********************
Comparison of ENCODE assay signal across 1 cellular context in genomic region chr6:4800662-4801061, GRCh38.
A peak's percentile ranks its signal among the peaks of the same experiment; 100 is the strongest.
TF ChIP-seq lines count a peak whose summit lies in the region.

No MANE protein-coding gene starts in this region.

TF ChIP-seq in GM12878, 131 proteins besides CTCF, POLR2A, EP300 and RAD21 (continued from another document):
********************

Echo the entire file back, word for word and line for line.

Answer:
Comparison of ENCODE assay signal across 1 cellular context in genomic region chr6:4800662-4801061, GRCh38.
A peak's percentile ranks its signal among the peaks of the same experiment; 100 is the strongest.
TF ChIP-seq lines count a peak whose summit lies in the region.

No MANE protein-coding gene starts in this region.

TF ChIP-seq in GM12878, 131 proteins besides CTCF, POLR2A, EP300 and RAD21 (continued from another document):